During the early afternoon, another large attack, almost as large as the previous one around the same area. It no doubt includes many of the planes from the previous attack. This raid has less success, but Debden, Hornchurch and Biggin Hill receive damage. There are major dogfights during this raid, with elite Luftwaffe squadron JG 26 clearing the path for the bombers.

A third attack develops around 18:00, but this is much smaller than the previous two. The fifty aircraft cross the coastline at Maidstone but don't do much damage after being intercepted by RAF Nos. 111 and 222 Squadrons.

By day's end, RAF airfields at Lympne, Manston, and Biggin Hill are to one degree or another out of operation. Other airfields in the southeast are badly damaged. A few more weeks of similar attacks conceivably could force a general retreat of RAF forces to west and north of London, opening the way to invasion along the southern coast. The radar stations are taking a beating, and the Achilles heel of the RAF fighter network - ground communications - is coming apart as errant bombs around airfields hit underground communications cables, severing contact between stations. More ominously, the RAF is being shot out of the sky, with losses far outpacing production and experienced fighter pilots killed in action very difficult to replace.

A close study of changing RAF tactics by the Luftwaffe high command would reveal this pattern. Operations are much easier than they were early in the battle. However, the Luftwaffe intelligence staff (like the rest of the Wehrmacht) is wildly over-confident and draws extreme conclusions that are completely unwarranted. They look at the evidence of fewer RAF interceptions against the Freie Jagds and draw the conclusion that the RAF is completely beaten - rather than that the RAF has changed its tactics for self-preservation. The Luftwaffe staff conclude that the priority given to RAF installations can be reduced just at the moment when the RAF infrastructure is at its most vulnerable. In fact, the RAF is just hunkering down to protect its assets for the long haul, sort of like blood in a freezing person's body leaving the extremities to protect the heart and vital organs. The RAF is far from beaten, as assumed by the Luftwaffe.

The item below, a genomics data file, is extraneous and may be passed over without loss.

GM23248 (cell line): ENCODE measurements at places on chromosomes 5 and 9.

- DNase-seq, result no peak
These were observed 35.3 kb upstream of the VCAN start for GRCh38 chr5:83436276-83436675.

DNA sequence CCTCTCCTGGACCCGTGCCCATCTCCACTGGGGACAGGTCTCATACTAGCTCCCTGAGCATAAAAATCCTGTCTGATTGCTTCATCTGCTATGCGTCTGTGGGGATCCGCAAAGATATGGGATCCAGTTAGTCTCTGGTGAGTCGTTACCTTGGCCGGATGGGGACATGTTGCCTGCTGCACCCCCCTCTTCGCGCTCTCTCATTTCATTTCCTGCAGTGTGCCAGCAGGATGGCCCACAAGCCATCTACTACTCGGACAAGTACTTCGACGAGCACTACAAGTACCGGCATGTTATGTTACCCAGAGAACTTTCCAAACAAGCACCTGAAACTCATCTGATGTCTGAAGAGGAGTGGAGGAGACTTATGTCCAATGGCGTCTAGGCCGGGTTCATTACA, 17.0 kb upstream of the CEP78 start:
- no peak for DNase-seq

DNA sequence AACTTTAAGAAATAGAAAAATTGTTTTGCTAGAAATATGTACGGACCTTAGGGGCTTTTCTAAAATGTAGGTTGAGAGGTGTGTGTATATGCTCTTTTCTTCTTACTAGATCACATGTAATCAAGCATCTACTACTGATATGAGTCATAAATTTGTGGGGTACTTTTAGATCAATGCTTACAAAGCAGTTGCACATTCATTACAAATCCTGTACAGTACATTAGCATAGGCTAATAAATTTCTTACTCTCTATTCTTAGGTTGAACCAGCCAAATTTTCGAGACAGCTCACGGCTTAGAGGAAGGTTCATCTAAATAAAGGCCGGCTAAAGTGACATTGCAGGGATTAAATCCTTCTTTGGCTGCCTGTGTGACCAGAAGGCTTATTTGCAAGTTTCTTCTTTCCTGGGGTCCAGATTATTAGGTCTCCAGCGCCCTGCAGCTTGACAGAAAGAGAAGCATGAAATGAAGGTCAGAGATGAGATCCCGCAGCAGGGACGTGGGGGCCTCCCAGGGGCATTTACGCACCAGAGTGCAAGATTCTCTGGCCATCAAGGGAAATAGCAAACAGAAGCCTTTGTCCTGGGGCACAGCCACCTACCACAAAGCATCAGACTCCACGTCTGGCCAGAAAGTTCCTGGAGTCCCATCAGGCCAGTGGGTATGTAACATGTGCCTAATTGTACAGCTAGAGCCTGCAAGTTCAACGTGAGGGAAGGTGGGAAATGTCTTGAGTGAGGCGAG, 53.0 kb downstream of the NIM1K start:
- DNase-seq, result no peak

The Luftwaffe bombs the HQ of No. 5 RAF Group at Grantham for the first time. For some reason, the Luftwaffe will continue bombing the town over and over in the coming weeks.

During the night of the 5th/6th, RAF Bomber Command sends a major raid against Berlin. Targets include a power station. Other targets include oil installations in Salzhof, Austria, railway installations in Krefeld, Hamm, Soest, Mannheim, and Ehrang, and the Black Forest again. Bombers attack the large German coastal guns at Pas de Calais without success.

The Luftwaffe superiority is shown by all the aces padding their totals against reduced opposition. Major Werner Mölders, Kommodore of Stab,/JG 51, gets his thirty-third victory, a Spitfire over Folkestone. Major Adolf Galland, commander of JG 26, gets his twenty-ninth victory, a Hurricane over Tonbridge. Oblt. Helmut Wick of 6,/JG 2 gets his twenty-fourth kill. Many other aces also get victories.

Uffz. Hans-Georg Schulte of 7,/JG 53 lands his Bf-109 at Hawkinge after staying too long over England and running out of fuel. He becomes a POW, and his plane is added to the RAF's "Ratwaffe."

Against all odds, the Luftwaffe is winning the Battle of Britain. In terms of Germany actually winning the battle, this is the high point.

6 September 1940 HMS Godetia
HMS Godetia is lost on 6 September 1940.
Battle of the Atlantic: The Luftwaffe attacks Convoy SL 44A east of Peterhead, Aberdeenshire in the North Sea. They bomb and sinks 4647-ton British freighter Saint Glen. Three of the crew perish. Another freighter, 1336 ton Gannet, is damaged in the attack and has to be towed into Peterhead.